Making this transition in my career was one of the most frightening things I’ve done in my adult life. It was difficult not to focus on all those years of learning, analyzing data, writing and networking that would lose relevance. I’ve had to make new professional connections and re-build my reputation in a different context. However, I know now that my time in marine mammal research was not wasted. Being involved in research from the ages of 18-26 was indispensable to my development as a student, a writer, a traveler, a communicator and a collaborator. As a young professional who devoted many years to a career in ecology and genetics, I hope to inspire incoming freshmen and transfer students with the countless opportunities available in STEM. I can say with complete conviction that my experience in STEM laid a strong foundation for my personal and professional journey.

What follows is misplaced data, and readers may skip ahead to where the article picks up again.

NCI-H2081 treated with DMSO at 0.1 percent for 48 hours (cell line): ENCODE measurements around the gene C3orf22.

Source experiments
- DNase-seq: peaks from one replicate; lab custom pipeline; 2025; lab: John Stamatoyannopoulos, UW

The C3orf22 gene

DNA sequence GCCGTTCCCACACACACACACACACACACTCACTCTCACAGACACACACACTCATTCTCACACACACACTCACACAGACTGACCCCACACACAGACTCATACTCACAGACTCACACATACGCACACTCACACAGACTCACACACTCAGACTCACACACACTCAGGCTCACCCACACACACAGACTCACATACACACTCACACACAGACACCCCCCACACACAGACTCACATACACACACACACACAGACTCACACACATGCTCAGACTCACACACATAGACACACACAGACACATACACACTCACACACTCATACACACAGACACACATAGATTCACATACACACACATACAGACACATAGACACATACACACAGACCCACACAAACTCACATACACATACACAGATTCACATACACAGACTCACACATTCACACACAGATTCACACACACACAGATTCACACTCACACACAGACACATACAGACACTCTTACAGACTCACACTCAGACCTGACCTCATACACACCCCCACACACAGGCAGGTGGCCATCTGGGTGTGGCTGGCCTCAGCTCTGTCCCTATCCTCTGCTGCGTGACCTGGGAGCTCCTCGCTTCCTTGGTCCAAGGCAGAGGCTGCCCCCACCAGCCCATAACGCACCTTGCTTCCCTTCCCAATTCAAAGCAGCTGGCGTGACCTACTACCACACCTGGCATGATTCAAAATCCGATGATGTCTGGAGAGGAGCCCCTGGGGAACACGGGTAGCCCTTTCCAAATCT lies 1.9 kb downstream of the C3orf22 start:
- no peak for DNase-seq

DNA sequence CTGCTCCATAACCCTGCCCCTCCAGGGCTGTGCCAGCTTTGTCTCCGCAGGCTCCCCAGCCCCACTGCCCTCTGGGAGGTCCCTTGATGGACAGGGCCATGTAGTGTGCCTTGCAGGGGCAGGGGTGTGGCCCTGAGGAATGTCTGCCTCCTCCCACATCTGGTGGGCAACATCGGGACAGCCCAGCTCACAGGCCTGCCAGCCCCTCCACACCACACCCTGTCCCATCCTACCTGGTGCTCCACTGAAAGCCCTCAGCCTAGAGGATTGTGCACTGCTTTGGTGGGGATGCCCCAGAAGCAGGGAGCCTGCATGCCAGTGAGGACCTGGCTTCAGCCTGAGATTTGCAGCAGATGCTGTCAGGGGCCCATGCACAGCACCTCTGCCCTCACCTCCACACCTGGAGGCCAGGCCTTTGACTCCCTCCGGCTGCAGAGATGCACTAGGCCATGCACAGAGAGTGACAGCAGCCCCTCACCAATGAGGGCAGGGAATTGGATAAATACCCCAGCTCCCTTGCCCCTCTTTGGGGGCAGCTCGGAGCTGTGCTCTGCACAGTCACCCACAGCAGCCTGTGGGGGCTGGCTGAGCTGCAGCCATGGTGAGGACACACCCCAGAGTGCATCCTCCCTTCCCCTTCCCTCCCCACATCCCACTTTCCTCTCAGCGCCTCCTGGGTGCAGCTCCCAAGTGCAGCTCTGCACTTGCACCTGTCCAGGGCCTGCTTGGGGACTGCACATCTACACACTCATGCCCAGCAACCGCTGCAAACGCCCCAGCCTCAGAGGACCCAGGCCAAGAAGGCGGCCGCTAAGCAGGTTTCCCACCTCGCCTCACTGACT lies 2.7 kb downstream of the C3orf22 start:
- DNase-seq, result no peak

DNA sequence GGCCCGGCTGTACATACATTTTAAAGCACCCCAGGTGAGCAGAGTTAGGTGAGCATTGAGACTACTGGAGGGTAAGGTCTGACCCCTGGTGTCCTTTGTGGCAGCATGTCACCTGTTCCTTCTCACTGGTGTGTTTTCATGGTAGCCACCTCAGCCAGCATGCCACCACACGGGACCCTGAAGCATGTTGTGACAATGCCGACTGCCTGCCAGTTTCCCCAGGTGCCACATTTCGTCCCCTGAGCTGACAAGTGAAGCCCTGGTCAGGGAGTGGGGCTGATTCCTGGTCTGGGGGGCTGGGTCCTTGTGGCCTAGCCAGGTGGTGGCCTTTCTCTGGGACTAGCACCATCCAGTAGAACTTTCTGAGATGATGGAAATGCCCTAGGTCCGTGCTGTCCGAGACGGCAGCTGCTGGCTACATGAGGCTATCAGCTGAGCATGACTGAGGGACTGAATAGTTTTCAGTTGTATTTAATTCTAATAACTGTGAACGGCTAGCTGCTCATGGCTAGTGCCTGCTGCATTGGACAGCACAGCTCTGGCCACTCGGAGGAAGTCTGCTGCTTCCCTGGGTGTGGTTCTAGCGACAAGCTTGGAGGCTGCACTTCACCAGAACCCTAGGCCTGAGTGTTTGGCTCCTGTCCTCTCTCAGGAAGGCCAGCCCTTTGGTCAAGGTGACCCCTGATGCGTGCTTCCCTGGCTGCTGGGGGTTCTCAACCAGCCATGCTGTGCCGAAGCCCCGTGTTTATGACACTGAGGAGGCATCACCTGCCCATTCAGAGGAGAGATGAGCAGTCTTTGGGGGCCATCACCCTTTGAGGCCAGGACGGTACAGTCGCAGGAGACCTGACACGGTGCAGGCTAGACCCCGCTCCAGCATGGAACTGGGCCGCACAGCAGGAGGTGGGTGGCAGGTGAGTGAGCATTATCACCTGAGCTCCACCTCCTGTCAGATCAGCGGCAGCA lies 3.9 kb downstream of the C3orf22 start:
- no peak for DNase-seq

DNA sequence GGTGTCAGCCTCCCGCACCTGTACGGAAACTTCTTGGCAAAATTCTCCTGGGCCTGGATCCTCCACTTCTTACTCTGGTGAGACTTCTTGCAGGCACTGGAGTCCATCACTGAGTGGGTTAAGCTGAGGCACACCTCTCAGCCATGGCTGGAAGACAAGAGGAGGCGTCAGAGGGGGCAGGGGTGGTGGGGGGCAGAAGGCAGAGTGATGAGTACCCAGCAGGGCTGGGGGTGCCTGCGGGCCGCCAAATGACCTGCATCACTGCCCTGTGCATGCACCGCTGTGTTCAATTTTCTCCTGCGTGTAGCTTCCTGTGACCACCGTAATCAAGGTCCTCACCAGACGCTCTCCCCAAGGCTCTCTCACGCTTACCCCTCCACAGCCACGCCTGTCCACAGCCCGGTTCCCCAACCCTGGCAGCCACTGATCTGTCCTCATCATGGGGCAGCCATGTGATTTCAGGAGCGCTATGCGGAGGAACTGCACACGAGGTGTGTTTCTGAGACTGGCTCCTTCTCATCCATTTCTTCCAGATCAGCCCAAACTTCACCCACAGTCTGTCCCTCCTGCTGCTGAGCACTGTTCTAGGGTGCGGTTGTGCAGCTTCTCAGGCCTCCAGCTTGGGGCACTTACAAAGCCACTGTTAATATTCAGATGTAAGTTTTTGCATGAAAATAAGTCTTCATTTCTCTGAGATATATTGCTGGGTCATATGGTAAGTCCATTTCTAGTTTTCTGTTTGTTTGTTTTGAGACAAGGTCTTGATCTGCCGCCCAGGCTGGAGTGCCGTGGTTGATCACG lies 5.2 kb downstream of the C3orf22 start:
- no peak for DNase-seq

Being hired as the Program Coordinator of the STEM Leaders Program was like coming home for me. There are two aspects of my job that I value the most. First, I love being able to interact closely with a group of first-year students and to help them develop the skills they need in professionalism and communication to become successful young adults. Each year, the OSU STEM Leaders Program admits a new cohort of 40-60 first-year students from traditionally underrepresented groups in STEM disciplines at OSU. The Program aims to increase the success, retention and persistence to graduation of this student population through research-supported, high-impact methods including an orientation course, a cohort-based workshop series, peer mentoring and early involvement in undergraduate research. I am responsible for coordinating these efforts and ensuring each student has access to the tools he or she needs to succeed at OSU.